Perl question - thread/fork?

Nik Clayton nik at
Mon Sep 11 04:59:26 PDT 2006

Lee Larcombe wrote:
> I am trying to work out how I could call a program from within a perl
> script, and display some sort of indication to the user that it is running
> which stops when it is finished.
> So I have eg:
> Print "Starting analysis. Please wait...\n";
> System "programThatTakesAges";
> The 'programThatTakesAges' analyses some files and can take 10,20,30 mins or
> so (could be longer), then the perl script carries on and does things with
> those files. I would like the user to have some feedback that something is
> happening after the 'Please wait...' - a spinny cursor would be nice :-)
> Anyway, I can't work out how to get the script to do the system call and
> then do something whilst it waits for it to finish. I've been looking at
> using a thread or a fork - I'm sure it must be one of those - but I can't
> really work it out.
> Anyone got any tips or example code that would help?

You have two problems here.  The first is how to start a new process in 
the background, and wait for it to finish.  The second is how to draw a 

You can handily solve both these problems with Term::Twiddle, which 
takes the opposite approach -- namely, it handles updating the spinner 
in the background for you, and assumes that the long process will happen 
in the foreground.  So your code looks like this:

   use Term::Twiddle;

   my $spin = Term::Twiddle->new();

   print "Starting analysis.  Please wait... ";
   system 'programThatTakesAges';

Term::Twiddle's on CPAN, and that should do everything you asked for.

Extra credit:

If you know how long the process is going to take, or how far through 
the process the work is (or you can determine that, e.g., by examining 
the size of a file that's being created) then your users will probably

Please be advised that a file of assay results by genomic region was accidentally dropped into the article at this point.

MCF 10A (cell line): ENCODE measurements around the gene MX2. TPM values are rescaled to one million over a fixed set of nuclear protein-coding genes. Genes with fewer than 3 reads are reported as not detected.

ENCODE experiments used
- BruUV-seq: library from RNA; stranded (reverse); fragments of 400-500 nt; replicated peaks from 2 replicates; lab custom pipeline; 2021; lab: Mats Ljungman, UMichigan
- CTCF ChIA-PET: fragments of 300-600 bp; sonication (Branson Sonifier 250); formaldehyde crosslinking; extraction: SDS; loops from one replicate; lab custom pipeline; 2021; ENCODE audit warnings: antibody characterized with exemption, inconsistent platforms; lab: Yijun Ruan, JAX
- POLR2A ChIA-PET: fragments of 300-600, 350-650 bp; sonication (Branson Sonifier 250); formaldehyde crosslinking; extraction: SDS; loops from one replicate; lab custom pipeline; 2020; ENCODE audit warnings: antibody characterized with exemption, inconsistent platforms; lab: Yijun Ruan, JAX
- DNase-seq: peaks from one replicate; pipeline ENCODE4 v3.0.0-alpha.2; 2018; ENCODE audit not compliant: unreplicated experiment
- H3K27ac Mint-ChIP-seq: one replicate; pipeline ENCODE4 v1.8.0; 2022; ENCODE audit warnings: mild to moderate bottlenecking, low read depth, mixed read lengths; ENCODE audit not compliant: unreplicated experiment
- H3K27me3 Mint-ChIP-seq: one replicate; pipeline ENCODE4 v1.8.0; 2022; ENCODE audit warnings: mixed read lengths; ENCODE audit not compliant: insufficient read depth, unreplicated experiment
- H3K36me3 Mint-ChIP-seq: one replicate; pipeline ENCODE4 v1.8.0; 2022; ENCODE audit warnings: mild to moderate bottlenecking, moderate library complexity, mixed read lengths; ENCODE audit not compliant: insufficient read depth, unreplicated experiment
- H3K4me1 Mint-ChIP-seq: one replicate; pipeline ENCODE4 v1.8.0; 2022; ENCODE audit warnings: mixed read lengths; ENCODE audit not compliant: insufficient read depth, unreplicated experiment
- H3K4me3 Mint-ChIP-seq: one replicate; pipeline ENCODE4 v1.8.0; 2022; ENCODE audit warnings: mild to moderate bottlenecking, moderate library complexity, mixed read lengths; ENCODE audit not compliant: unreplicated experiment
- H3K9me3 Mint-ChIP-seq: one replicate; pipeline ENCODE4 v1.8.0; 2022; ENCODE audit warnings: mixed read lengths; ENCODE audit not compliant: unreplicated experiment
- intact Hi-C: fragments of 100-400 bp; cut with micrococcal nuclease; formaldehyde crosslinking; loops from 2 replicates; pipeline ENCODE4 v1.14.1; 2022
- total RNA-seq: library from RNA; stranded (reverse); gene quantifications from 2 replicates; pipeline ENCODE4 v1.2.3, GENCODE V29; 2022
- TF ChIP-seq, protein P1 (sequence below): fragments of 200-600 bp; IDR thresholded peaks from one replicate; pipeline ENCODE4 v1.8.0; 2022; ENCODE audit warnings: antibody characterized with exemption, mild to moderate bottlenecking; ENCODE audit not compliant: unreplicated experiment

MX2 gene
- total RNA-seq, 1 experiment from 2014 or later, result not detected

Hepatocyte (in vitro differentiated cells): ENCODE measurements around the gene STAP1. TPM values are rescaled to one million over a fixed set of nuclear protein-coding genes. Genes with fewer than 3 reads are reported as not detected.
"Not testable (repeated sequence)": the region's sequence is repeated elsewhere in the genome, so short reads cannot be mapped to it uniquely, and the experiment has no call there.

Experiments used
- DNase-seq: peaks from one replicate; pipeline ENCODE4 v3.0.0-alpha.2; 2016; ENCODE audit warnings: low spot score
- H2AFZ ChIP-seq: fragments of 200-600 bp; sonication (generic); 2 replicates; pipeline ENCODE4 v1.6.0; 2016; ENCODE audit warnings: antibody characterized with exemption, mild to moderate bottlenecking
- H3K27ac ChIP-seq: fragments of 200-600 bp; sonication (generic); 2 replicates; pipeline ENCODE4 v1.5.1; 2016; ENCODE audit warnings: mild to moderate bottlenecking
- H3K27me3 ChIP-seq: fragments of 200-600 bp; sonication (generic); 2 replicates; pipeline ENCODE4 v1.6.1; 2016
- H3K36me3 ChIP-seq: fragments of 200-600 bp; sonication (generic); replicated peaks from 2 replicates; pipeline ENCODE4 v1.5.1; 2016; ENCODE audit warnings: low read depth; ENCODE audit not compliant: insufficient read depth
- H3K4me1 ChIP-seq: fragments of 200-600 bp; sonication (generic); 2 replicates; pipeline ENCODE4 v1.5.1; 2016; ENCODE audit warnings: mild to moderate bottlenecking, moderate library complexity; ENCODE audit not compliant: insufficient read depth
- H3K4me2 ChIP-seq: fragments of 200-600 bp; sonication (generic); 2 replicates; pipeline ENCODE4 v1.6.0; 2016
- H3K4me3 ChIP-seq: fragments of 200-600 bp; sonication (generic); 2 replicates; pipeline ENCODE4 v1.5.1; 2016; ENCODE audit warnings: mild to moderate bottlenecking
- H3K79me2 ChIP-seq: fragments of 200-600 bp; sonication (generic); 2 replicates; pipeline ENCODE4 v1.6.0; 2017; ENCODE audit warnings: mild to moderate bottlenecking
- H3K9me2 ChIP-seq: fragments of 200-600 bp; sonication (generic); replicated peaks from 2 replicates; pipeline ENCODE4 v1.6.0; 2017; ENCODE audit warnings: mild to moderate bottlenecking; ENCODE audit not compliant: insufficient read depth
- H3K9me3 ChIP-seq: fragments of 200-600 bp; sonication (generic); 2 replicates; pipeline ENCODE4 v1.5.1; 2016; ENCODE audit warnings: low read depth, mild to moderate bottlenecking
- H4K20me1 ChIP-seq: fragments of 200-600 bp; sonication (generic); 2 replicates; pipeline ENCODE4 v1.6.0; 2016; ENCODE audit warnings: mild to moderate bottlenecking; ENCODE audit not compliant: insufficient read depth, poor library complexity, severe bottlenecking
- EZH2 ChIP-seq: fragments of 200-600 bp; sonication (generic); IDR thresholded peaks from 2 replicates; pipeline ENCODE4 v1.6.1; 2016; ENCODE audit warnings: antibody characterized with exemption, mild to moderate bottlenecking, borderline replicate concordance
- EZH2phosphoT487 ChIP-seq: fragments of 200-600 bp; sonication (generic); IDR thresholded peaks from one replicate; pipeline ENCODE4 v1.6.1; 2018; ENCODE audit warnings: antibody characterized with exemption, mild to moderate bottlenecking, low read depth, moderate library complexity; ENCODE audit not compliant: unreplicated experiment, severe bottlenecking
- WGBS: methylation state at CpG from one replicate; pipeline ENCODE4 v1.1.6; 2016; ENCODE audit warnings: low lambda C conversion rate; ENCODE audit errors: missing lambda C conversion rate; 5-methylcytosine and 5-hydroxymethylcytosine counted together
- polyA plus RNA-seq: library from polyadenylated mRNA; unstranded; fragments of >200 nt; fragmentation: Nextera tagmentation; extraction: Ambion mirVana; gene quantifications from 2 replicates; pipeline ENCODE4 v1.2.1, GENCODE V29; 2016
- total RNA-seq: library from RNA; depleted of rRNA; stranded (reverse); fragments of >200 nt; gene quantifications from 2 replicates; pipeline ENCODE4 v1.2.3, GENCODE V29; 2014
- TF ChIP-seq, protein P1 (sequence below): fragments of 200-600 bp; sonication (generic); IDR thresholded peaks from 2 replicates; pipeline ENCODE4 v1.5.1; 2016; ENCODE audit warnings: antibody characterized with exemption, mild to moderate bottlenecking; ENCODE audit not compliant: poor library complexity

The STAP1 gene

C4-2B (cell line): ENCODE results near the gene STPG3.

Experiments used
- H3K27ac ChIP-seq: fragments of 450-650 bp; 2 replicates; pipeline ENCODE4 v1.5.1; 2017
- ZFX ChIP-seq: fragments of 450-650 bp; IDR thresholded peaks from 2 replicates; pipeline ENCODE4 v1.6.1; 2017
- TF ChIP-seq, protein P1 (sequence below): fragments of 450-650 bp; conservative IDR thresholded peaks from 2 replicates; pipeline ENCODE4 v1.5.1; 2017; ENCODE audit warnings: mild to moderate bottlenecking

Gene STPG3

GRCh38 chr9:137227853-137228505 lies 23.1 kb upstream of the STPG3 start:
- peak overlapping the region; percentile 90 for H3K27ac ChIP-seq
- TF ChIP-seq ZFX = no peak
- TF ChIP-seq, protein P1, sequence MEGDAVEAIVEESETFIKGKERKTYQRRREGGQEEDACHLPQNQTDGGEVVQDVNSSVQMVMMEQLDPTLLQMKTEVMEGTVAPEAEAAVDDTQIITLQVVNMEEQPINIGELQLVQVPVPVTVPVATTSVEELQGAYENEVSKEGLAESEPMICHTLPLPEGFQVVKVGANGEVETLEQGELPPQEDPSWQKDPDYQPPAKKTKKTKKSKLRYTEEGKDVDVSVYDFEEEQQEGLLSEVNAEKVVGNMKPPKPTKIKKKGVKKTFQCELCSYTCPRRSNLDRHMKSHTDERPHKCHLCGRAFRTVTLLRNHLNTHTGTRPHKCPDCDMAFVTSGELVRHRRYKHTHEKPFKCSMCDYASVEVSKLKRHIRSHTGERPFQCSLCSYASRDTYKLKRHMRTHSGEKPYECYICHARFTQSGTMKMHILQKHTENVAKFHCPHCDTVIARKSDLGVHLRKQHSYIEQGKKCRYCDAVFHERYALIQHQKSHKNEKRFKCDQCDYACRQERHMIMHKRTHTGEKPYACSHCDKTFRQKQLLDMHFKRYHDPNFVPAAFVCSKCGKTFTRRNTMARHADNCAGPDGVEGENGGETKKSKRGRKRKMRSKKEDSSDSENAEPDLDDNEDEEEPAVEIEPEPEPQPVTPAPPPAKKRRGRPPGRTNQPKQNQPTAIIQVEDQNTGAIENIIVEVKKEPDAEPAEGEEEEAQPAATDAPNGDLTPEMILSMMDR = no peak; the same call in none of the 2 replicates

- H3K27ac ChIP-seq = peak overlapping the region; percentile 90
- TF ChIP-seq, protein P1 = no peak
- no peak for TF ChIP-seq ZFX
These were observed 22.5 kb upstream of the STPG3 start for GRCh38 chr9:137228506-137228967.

prefer a progress bar.

Term::ProgressBar or Term::Activity can handle the nitty gritty of 
actually drawing the progress bar for you.

To start your long running process in the background you can either do 
the fork/exec yourself, or use a module.  If you're not comfortable with 
the semantics behind fork/exec then Proc::Background or Proc::Fork 
(again, on CPAN) are probably your best bet, since the abstract away 
most of the tricky stuff.

For example, if you know that your long running process is always going 
to create a 10MB output file (and your program can't do anything until 
the output file is complete) then something like this might work (note: 
untested code, may have typos)

   use strict;
   use warnings;

   use Readonly;
   use Proc::Background;
   use Term::ProgressBar;

   Readonly my $TEN_MB => 1024 * 1024 * 10;

   my $progress = Term::ProgressBar->new($TEN_MB);
   my $process  = Proc::Background->new("programThatTakesAges");

   do {
       # Get the file size, update the progress bar, which will
       # scale the result to fit in the bar

       my $file_size = (stat('/path/to/output'))[7];

       # or: $progress->update((stat('/path/to/output'))[7]);
       # but that's less readable, and only saves you a variable

       # Sleep, to avoid issuing millions of stat() calls.  Also means
       # that the progress bar is updated once per second
   } while($process->alive());

   # There's a chance that the progress bar is not at 100% here.  For
   # example, suppose we stat'd the file, and it was 9.8MB in size,
   # so the progress bar was updated to 98%.  Then we slept for a
   # second, and in the intervening time the process finished, so the
   # $process->alive() call returned false.  So processing is complete,
   # but the bar still says 98%.
   # So, explicitly set the progress bar to 100% (i.e., the value we
   # passed to the constructor) so that the display looks clean.  You
   # don't have to do this, but it avoids confusing users.


   # Print some information about the process

   my $ec = $process->wait(); # To collect the exit code / avoid zombies
   print "Process complete:\n";
   print "  pid was:        ", $process->pid(), "\n";
   print "  exit code was:  ", $ec / 256, "\n";
   print "  elapsed (secs): ", $process->end_time - $process->start_time;


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